Senate Health Chair Says Its Time For Local Doctors To Pay Fair Share To Hospitals
CHRISTIANSTED — The Senate chair of the Health Committee for the Legislature says her office will be vetting a bill that would require local doctors who work in Virgin Islands hospitals to share some of their fees with the health facilities they work in.
Senator Nereida “Nellie” Rivera-O’Reilly said in a Facebook post that the bill would require “physicians who are on the hospitals payroll receiving GERS and health insurance benefits to share a portion of their professional fees with the hospitals.”
“This is a fair request as these physicians who draw a salary as well as fringe benefits also bill a patient’s health insurance when they see that patient in the hospital and use hospital resources,” Rivera-O’Reilly said. “We look forward to continuing this dialogue.”
Troy de Chabert-Schuster, the former vice chairman of Juan F. Luis Hospital’s governing board of directors, first raised the issue when speaking extemporaneously during a meeting of the Rules and Judiciary Committee on February 22. At the time, de Chabert-Schuster said local hospitals were being “held hostage” by local doctors and overall health care in the territory suffered as a result.
Rivera-O’Reilly said some physicians have a monopoly on some health care specialties and it must be ended if overall health care is to improve in the territory.
“I received a text today from a doctor essentially threatening to sue the Legislature if we change the current physician compensation model because it is this doctor’s opinion that allowing the hospitals to hire doctors who do not want to have their private practice and prefer to be full-time employees of the hospitals (allowing the hospitals to bill for all services) is interfering with their union,” she wrote. “I forgot to mention that our physicians are unionized. Essentially controlling what doctors can be hired by the hospitals and how much they can be paid.”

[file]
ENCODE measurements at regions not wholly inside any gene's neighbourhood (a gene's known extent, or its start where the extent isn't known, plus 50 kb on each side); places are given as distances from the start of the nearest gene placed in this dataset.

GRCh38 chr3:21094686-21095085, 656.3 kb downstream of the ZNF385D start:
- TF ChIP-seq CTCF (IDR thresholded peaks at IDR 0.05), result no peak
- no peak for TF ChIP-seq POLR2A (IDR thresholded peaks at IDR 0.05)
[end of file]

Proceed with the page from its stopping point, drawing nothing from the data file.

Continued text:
As an example, the chair of the Health, Human Services and Hospitals committee of the Legislature, said there “one and only one” gastroenterologist on St. Croix.
“Many doctors see uninsured patients at the hospitals and take the insured patients to their offices,” Rivera-O’Reilly said. “Some have set up surgical suites taking away out-patient procedures from the hospitals. It is a system that was created decades ago to protect local doctors.”
Rivera-O’Reilly charged that taxpayer dollars are used to pay for medical malpractice insurance to protect the very doctors who are enriching themselves through the current system.
“The medical malpractice insurance which our government (your tax dollars) pay was established to entice doctors to come and provide services at the hospitals,” she said. “Today your tax dollars pay for settlements when doctors are sued for medical malpractice. That model doesn’t work anymore.”
“Nonetheless, physicians including our own sons and daughters are trying to protect the status quo. Today the Governor did just as the doctor predicted, he vetoed our measure to expand the hospitals’ ability to hire physicians. I guess physicians have more lobbying power than patients. This should get you riled up. This should make you angry. This should make you demand change.”
The five-term St. Croix senator said the high pay doctors are making through the hospitals is keeping local health facilities from being able to hire more needed doctors and specialists.
“Physicians compensation package with our local hospitals impedes hospital’s ability to hire doctors and meet the critical needs of care,” Rivera-O’Reilly said. “Delayed licensing of physicians and other medical professionals delays entry to specialists.
Rivera-O’Reilly said “under-insured and uninsured population overburden” our local hospitals.
“Low participation rate of private physicians in Medicare and Medicaid in direct violation of the law,” she wrote. “High cost for services (fees negotiated by V.I. physicians with insurance carriers are secret). Private provider organization is the sole PPO in the V.I. Abuse of emergency room due to uninsured and high rates charged by physicians to the indigent. Monopoly of services by some medical professionals.”